Sunday, October 19, 2014

Settling in to life in Tokyo

-->March 11, 2014 was an extraordinary day. This is the day that I received notice of my Fulbright award in Japan. I could not (and cannot) imagine a more significant professional triumph. Now, eight months later, the Fulbright has dramatically influenced my perspective and daily life. Here, I describe my family's early adventures settling in and my Tsuda College Fulbright faculty liaison, Professor Hisae Orui.
Popular shopping destination near Kichijoji Station.

Greeted by a friendly Japanese graduate student, my husband, children, and I arrived bright-eyed at the Tsuda College campus on August 5. Our restless bambinos – Julian and Coletta – had their fair share of disruption and transition, traveling from their grandparents’ seaside house in Los Angeles to airport accommodations in bustling Tokyo, all within 24 hours. From there, our family was transferred to temporary housing and then finally, permanent housing in Japan. But the struggle was worth the effort. We are now living about one hour from downtown Tokyo in a quaint pedestrian-friendly neighborhood equipped with everything we need as a family, including playgrounds and parks, grocery stores, restaurants, a post office, banks, and several stops along the Japan Railway. In an effort to learn more about the greater Tokyo metropolitan area - the largest city in the world - we have also explored Harajuku, Inokashira Zoo Park, Meiji Jingu, Port of Tokyo, Showa Kinen Park, Tokyo Tower, and Ueno Park.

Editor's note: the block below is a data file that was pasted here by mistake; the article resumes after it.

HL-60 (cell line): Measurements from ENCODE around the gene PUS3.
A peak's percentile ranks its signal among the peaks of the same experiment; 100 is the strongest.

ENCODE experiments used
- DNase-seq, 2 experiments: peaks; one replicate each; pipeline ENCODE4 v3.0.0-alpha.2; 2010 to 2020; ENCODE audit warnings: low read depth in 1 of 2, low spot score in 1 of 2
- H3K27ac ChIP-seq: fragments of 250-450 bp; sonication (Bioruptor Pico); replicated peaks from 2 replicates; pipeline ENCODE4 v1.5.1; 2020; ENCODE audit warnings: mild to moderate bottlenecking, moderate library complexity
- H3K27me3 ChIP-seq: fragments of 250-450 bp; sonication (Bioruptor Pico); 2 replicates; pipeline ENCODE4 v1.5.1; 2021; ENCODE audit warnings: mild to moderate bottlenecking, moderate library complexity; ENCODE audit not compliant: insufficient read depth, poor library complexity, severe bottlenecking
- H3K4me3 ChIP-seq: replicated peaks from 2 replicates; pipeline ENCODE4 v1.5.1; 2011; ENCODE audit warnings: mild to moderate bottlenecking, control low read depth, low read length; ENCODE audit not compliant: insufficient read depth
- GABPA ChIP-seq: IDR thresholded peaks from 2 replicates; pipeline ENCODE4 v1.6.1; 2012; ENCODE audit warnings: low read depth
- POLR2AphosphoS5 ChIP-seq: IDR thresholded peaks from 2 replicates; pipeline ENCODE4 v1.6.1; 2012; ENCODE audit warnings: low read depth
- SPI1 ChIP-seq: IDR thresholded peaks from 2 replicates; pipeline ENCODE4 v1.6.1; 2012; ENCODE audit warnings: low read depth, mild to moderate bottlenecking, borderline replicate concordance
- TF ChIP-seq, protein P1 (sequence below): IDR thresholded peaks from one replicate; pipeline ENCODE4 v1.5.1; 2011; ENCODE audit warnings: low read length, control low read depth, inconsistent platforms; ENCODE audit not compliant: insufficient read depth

Orui Sensei

--> Prior to our departure much of my initial contact was with my primary Fulbright faculty liaison, Professor Hisae Orui, a member of the English Department at Tsuda College. Gracious and smart, Orui-san has since served as our translator and go-to guru of settling in. Among many other things, Orui-san stocked our refrigerator with groceries, accompanied us to city hall, communicated with FedEx regarding our delayed shipment, and assisted me in enrolling my daughter Coletta in hoikuen (nursery school). She even commissioned a graduate student - Yuria - to help my family and me adjust to domestic life. Yuria visited our home before our arrival, photographed and examined all of our appliances, and then on tiny flash cards, typed in English how to use each Japanese contraption. She then returned to our house and taped the flashcards to the corresponding appliance, so we would not be confused. Undoubtedly these are duties well beyond those of any graduate student in Japan or the United States! Finally, Orui-san organized a one-hour meeting for me with Tsuda President Mari Kunieda, a scholar of women’s advancement in education. I was delighted and honored to have had valuable time with the president to discuss politics, research, and teaching at Tsuda College.
Initially, the move to Japan was all so overwhelming and my brain was in constant overdrive – the sounds, smells, and scenery of Tokyo amaze me. But my family and I are settling in now and enjoying our new day-to-day experiences, even ones as simple as greeting the bus driver every morning. For this, I feel a deep sense of peacefulness. I am so incredibly grateful for this experience, and look forward to all the stimulating adventures ahead.


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